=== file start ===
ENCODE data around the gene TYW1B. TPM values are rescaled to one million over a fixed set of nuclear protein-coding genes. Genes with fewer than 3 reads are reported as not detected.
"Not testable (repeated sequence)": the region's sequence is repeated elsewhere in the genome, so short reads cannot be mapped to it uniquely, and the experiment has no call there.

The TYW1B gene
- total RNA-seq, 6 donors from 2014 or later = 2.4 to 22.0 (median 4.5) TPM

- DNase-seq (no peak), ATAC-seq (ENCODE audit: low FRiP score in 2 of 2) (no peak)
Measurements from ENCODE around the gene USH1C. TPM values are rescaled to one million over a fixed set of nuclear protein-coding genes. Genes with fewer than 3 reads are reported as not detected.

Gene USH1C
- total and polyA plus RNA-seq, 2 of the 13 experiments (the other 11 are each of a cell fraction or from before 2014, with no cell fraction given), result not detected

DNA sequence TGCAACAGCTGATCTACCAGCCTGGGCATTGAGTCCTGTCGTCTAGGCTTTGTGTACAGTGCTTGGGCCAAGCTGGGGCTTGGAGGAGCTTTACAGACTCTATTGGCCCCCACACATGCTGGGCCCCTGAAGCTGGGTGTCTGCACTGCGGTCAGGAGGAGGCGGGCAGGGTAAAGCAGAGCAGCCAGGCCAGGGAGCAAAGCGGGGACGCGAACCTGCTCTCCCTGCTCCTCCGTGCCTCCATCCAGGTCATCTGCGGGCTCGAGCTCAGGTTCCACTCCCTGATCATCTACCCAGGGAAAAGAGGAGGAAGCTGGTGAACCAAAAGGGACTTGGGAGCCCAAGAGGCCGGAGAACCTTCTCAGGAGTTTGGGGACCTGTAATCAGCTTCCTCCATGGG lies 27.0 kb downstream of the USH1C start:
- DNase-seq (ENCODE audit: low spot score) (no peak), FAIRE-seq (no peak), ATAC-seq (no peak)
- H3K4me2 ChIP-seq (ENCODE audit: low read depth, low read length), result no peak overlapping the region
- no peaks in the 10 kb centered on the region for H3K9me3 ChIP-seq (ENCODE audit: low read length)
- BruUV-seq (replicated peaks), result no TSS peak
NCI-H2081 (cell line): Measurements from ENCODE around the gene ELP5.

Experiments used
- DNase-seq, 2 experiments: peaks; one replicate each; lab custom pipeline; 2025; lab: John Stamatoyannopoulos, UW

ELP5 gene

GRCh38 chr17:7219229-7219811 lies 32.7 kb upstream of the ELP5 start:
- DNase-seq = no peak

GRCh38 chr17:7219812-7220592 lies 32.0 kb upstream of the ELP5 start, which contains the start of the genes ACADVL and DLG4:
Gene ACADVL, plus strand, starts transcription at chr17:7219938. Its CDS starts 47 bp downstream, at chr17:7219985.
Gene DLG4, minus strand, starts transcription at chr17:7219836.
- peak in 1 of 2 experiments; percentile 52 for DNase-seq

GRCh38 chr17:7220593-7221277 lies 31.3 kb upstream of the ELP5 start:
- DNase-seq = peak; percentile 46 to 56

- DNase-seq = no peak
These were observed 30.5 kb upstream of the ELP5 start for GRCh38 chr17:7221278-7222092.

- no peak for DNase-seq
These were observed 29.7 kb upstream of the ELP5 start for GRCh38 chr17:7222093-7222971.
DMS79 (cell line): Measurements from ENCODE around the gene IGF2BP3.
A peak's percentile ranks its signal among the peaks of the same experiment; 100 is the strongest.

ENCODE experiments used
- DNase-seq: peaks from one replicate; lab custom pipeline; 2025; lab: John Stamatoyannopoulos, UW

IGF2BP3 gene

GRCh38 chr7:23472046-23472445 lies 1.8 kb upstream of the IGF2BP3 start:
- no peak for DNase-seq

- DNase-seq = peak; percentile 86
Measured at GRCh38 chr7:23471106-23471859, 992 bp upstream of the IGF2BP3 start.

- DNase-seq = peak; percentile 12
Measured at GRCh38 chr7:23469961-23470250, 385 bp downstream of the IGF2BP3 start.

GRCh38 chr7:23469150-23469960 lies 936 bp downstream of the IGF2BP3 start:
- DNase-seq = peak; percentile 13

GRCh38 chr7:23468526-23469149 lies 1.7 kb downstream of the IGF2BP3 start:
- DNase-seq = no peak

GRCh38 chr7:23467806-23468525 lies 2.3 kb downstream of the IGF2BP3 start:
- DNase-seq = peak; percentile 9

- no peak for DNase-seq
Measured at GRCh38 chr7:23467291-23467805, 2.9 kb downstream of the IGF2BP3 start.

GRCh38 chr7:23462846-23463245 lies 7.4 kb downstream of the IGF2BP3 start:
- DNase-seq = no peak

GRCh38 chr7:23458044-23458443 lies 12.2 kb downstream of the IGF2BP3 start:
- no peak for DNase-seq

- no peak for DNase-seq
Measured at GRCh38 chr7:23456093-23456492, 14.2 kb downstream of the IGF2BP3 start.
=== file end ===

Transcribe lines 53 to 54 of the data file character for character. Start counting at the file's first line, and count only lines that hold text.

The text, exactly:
- no peak for DNase-seq
Measured at GRCh38 chr7:23456093-23456492, 14.2 kb downstream of the IGF2BP3 start.